4th year OLS student Andy completed his internship with the Washington State Archives Puget Sound Regional Branch. He shares his thoughts on his experience below.
How does what you did or learned at your internship fit in with your career goals?
I like being one of the people responsible for physical inventory management, as in (for the Archives internship specifically) sorting files and filing boxes into and from a very large database stored in a vault. I also like being able to navigate incredibly complex organizational systems more and more easily, the more experience I have with them.
What skills that you acquired during the OLS program were useful to you at your internship?
As far as the Performance Indicators I’ve demonstrated during my internship:
Accountability and Reliability: I had to notify my internship supervisors of upcoming absences, such as when I thought I would need to attend the 2018 spring quarter job fair during possibly conflicting hours. It turned out that my hours didn’t conflict after all, but I felt it was right to notify my supers anyway.
Adaptability: I was given a surprise assignment and had to instantly readjust my schedule to give myself time to complete it.
Advocacy: I asked for accommodations I need: requesting my instructions in written form rather than oral delivery, because I don’t have the best oral memory.
Collaboration: I refile boxes and folios that everyone else in the office had put on the “refile cart” before I arrived
Communication: I speak at a reasonable volume in the open-plan office, where everyone else can hear me very clearly through no fault of theirs.
Independent Work: I’m expected to resume my work at my own pace, right where I left it from yesterday or from last week, without being prompted.
Leadership and Initiation: I start work without being prompted, I know exactly what I’m going to be doing that day
Open-Mindedness: I grew up as a “quiet kid”, not talking much, so not interrupting when other people are speaking is already second-nature to me. By now, I’m fairly good at finding the right moment to “catch the conversation ball” when someone says something that indicates they expect a response from me. I love working in diverse workplaces – I’m always trying to think of something to chat about, and yet I know not to distract my coworkers.
Participation: Related to Open-Mindedness above, I can balance speaking and listening – otherwise, what I’m having isn’t actually a conversation, it’s a lecture being interrupted by another lecture delivered at cross-purposes.
Physical Presence: I keep my hygiene business handled, and dress as expected for the workplace environment. I often listen to music with one earphone in, but if someone addresses me I pause it, take it out, and face them as long as we’re speaking.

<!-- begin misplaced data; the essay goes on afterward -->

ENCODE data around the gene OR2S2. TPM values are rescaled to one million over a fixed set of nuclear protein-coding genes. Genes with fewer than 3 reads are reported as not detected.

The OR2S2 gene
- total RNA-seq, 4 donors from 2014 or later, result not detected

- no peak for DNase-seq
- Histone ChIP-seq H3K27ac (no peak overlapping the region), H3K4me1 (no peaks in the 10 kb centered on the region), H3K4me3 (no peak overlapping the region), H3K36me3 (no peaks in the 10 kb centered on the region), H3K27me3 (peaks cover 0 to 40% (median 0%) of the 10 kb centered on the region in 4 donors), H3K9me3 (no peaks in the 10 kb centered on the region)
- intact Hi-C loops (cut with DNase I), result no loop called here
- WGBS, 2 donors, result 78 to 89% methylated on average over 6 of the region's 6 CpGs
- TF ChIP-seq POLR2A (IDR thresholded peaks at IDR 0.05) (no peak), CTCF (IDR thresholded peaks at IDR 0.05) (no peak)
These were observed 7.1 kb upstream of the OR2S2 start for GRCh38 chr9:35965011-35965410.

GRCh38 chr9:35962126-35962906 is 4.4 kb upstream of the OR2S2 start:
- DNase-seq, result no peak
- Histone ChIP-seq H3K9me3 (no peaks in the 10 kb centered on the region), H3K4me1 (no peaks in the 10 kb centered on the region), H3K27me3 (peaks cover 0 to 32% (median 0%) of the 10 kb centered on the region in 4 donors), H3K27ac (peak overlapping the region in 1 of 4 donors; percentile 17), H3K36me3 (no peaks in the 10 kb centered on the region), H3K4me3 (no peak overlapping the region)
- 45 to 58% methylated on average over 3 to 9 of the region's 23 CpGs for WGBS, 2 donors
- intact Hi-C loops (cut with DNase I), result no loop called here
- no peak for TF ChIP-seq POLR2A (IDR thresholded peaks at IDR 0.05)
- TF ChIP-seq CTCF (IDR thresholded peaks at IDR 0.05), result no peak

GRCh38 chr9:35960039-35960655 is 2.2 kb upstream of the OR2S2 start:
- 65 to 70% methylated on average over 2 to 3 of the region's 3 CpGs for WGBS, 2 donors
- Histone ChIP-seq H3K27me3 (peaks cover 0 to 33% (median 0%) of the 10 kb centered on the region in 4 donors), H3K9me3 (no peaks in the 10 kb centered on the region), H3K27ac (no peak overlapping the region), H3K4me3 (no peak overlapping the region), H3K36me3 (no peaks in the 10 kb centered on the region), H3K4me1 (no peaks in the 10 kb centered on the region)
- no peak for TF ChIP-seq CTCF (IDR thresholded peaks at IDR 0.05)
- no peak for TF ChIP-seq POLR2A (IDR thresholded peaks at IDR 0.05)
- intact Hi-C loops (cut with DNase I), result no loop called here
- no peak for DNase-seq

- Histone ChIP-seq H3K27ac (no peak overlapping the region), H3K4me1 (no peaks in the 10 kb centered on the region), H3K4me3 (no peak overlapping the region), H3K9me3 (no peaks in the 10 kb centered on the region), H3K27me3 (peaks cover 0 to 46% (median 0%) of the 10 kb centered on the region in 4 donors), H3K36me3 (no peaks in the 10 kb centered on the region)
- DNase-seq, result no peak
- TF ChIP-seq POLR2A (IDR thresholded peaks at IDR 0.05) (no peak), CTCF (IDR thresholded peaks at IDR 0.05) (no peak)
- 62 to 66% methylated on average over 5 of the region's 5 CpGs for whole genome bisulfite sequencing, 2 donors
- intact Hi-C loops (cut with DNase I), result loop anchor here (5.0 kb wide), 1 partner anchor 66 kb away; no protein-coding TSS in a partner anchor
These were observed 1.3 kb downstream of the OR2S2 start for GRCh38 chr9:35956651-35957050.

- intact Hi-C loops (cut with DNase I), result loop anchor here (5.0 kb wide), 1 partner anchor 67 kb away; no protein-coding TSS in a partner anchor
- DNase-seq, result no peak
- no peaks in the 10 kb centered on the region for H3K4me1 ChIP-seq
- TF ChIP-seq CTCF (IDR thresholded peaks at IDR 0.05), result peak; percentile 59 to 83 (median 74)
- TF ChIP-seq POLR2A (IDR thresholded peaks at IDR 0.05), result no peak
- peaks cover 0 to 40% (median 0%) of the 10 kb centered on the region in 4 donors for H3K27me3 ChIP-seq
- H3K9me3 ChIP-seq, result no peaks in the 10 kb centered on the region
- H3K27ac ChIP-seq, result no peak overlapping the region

Planning and Time Management: I’m expected to proceed on my own through a complex project that (so far) has been the largest project I’ve been given during the entire internship – I’m still working on it five and a half months later!
Professionalism: One of my neurological circumstances involves a deficit in processing behavioral input and unconscious or unspoken social cues – so “out in the world” I am always worrying (the good kind of worrying!) about how I present myself to other people. Politeness and patience cost me nothing and improve everyone’s experience with me.
Punctual, Prepared, and Organized: I would not be able to survive “out in the world” without relying on habits and routines that help me – such as making sure everything I need for the next day is set out the night before, and giving myself enough time during my schedule to allow for life to throw me something unexpected, if it’s going to happen at all. (I’m always relieved when it doesn’t.)
Self-Directed Learner: I give details on this in the “special moment” section below.
Self-Improvement: I know that I can improve myself I’ve had setbacks before, and I’ve had to learn from them what needs to change, and what feedback I should welcome from the sources where I can find it. Sooner or later I find a way to change successfully – it just takes practice.
Share one story or special moment that has special meaning to you from your internship:
Several times one of my coworkers in the Archives has come across an interesting historical artifact included in the files they’re cataloging, and we always take a minute or two to search the Internet about this artifact to try to place it in history. I love learning about pieces of history I never would have experienced if not for this person and their seemingly random (but always interesting) finds.
OLS Students complete a 200-hour internship in their 4th year of our program. We partner with local businesses to provide students an internship related to their career pathway. For more information on internships in our program, please visit our Internship Page.
You can learn more about becoming an OLS Student by registering for an Information Session.
Last Updated July 23, 2019